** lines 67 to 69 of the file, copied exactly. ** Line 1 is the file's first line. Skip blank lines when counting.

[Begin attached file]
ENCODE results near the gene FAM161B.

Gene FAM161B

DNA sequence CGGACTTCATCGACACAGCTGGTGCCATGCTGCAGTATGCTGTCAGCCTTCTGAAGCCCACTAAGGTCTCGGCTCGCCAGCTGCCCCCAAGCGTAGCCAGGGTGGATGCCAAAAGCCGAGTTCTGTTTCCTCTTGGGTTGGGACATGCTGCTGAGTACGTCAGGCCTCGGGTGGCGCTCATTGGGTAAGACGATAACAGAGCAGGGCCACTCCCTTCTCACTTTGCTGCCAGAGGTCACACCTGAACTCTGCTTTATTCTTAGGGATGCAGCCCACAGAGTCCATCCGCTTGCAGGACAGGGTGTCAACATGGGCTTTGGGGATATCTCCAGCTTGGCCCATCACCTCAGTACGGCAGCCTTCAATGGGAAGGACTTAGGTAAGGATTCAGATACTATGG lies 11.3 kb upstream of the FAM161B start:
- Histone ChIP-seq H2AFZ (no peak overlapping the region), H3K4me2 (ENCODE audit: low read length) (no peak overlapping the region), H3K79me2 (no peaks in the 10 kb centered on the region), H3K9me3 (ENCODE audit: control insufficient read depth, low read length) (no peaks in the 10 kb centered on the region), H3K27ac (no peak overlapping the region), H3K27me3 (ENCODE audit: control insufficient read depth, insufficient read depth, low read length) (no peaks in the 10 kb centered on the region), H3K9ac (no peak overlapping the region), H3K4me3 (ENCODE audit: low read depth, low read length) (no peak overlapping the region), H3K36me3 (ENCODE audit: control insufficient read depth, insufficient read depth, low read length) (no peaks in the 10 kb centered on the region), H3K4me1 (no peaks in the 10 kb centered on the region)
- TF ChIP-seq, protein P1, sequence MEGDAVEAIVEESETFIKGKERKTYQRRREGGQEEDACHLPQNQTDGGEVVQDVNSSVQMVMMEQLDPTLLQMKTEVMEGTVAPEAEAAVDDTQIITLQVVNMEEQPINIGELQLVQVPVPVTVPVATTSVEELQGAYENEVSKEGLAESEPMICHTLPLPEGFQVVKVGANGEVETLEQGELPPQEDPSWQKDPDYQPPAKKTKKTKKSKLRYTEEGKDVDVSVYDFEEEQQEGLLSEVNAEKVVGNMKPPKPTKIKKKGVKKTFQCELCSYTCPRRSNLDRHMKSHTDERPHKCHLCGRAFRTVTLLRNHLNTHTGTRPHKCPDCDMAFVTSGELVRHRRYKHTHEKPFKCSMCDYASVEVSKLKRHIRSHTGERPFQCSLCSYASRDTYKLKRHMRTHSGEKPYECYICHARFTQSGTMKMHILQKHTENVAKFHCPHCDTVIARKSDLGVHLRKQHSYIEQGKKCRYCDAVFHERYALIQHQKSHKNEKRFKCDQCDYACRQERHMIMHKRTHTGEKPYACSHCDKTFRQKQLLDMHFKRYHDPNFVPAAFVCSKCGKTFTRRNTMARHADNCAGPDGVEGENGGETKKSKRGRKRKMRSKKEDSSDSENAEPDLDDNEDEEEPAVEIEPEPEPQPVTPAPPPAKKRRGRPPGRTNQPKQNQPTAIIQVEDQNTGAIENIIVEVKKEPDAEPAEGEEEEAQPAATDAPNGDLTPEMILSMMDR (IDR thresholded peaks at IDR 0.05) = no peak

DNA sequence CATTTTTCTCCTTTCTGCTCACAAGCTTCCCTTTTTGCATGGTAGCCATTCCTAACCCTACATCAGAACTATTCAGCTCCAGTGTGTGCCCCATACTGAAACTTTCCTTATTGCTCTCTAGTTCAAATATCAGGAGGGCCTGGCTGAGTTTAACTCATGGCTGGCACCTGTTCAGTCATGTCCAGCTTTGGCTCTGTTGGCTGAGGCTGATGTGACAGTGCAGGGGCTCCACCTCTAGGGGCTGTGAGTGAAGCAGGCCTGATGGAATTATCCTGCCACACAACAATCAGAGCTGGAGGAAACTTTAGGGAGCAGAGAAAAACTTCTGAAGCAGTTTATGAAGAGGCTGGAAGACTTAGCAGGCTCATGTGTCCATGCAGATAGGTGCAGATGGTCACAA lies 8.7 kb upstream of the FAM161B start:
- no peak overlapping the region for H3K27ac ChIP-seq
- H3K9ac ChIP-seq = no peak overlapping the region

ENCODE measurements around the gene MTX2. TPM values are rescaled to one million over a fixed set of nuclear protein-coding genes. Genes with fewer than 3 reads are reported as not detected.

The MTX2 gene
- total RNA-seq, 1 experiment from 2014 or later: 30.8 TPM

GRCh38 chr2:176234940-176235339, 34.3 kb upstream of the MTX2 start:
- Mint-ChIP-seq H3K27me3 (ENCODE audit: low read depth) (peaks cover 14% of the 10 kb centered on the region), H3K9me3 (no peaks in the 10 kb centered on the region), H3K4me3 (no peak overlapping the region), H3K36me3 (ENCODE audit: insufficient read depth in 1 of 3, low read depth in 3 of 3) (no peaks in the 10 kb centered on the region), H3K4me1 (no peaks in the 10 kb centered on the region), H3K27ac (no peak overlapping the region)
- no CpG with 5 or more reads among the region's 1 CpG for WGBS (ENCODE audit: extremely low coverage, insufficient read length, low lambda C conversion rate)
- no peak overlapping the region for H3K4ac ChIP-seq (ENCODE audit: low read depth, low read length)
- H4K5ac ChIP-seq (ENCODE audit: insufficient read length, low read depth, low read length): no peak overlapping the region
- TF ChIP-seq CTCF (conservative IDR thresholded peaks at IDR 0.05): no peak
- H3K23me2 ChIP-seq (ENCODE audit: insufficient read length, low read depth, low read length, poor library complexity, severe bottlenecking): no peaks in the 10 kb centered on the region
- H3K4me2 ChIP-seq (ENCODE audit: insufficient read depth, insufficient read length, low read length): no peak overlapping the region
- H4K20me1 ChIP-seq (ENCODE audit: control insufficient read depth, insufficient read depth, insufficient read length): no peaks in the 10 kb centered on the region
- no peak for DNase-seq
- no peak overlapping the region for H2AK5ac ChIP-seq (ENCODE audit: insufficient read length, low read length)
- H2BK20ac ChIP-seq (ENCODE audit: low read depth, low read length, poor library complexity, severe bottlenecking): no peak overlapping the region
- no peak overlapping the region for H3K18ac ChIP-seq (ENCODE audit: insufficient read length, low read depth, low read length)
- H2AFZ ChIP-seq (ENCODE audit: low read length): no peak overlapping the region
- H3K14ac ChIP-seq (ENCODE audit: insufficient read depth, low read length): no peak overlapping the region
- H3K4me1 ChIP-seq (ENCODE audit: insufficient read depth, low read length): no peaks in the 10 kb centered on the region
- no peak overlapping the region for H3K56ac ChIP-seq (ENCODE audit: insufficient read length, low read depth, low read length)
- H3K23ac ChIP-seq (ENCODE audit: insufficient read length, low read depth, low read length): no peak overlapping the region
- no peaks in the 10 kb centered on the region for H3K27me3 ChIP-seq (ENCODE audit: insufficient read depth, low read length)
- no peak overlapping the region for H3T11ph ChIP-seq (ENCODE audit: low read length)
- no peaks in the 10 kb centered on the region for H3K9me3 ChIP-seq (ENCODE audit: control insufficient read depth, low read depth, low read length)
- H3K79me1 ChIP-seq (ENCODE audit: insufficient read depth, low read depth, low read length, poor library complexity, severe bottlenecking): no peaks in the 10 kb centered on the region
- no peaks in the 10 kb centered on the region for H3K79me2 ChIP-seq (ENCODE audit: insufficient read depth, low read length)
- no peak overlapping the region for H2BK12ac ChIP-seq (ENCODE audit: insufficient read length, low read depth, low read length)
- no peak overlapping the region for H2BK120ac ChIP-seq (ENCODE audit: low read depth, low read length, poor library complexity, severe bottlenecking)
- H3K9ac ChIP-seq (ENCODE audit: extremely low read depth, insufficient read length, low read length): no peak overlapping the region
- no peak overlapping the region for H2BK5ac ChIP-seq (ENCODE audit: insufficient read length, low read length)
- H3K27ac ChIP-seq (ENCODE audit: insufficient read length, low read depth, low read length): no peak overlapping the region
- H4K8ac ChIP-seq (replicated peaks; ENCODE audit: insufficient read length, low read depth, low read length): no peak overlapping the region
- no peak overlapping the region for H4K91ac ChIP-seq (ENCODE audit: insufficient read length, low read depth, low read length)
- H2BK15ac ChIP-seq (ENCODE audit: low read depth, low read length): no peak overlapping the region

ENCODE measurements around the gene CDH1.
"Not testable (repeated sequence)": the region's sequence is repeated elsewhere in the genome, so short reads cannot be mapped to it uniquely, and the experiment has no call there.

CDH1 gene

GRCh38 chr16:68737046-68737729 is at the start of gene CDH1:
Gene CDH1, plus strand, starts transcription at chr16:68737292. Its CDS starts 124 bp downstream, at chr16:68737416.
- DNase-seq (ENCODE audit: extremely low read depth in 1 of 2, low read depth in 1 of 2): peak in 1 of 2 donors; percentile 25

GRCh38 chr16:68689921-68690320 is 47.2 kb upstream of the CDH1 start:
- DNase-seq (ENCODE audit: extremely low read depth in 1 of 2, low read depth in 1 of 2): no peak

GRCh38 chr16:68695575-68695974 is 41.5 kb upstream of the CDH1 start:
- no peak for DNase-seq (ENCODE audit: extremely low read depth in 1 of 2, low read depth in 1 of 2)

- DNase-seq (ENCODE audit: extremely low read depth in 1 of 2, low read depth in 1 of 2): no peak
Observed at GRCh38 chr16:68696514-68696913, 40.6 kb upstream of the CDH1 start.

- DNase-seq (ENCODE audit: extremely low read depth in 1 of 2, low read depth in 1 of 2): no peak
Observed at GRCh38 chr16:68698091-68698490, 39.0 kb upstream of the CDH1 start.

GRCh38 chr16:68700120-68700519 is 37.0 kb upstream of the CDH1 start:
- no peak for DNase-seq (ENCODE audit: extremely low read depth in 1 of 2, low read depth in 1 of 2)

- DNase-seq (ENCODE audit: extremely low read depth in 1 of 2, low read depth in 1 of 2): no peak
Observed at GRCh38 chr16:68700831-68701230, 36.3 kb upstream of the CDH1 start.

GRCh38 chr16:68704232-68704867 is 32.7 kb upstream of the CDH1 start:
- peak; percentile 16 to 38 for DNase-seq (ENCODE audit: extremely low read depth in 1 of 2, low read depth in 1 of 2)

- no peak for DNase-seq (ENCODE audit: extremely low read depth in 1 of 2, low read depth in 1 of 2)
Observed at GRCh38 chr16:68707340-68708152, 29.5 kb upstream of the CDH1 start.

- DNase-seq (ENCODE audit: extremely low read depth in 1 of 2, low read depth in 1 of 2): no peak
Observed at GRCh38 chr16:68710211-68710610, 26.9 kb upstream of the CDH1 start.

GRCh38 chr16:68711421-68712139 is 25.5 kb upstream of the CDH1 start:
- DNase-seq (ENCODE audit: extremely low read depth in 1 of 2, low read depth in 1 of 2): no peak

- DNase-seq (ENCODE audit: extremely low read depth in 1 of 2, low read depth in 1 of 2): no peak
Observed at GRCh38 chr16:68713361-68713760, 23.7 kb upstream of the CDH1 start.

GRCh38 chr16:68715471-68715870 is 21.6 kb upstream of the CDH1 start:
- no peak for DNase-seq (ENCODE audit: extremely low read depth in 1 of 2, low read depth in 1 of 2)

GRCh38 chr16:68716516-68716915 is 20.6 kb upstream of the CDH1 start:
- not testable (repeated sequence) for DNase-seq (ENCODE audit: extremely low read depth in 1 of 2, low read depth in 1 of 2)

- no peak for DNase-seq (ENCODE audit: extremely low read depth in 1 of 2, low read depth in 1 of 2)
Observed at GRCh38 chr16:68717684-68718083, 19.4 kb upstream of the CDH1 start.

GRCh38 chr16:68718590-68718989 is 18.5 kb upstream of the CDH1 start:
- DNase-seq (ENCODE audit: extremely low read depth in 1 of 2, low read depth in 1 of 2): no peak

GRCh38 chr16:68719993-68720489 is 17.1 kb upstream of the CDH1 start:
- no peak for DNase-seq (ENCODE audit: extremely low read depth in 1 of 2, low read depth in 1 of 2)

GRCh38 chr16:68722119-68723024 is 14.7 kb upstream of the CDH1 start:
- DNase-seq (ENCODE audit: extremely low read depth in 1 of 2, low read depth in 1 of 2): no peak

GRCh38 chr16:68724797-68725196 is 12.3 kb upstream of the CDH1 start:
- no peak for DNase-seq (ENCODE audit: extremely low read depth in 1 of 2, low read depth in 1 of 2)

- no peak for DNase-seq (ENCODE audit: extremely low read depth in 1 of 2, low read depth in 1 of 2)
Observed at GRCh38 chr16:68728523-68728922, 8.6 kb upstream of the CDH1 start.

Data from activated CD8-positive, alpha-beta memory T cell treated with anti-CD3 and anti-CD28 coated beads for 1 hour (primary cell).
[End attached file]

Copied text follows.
GRCh38 chr16:68711421-68712139 is 25.5 kb upstream of the CDH1 start:
- DNase-seq (ENCODE audit: extremely low read depth in 1 of 2, low read depth in 1 of 2): no peak

- DNase-seq (ENCODE audit: extremely low read depth in 1 of 2, low read depth in 1 of 2): no peak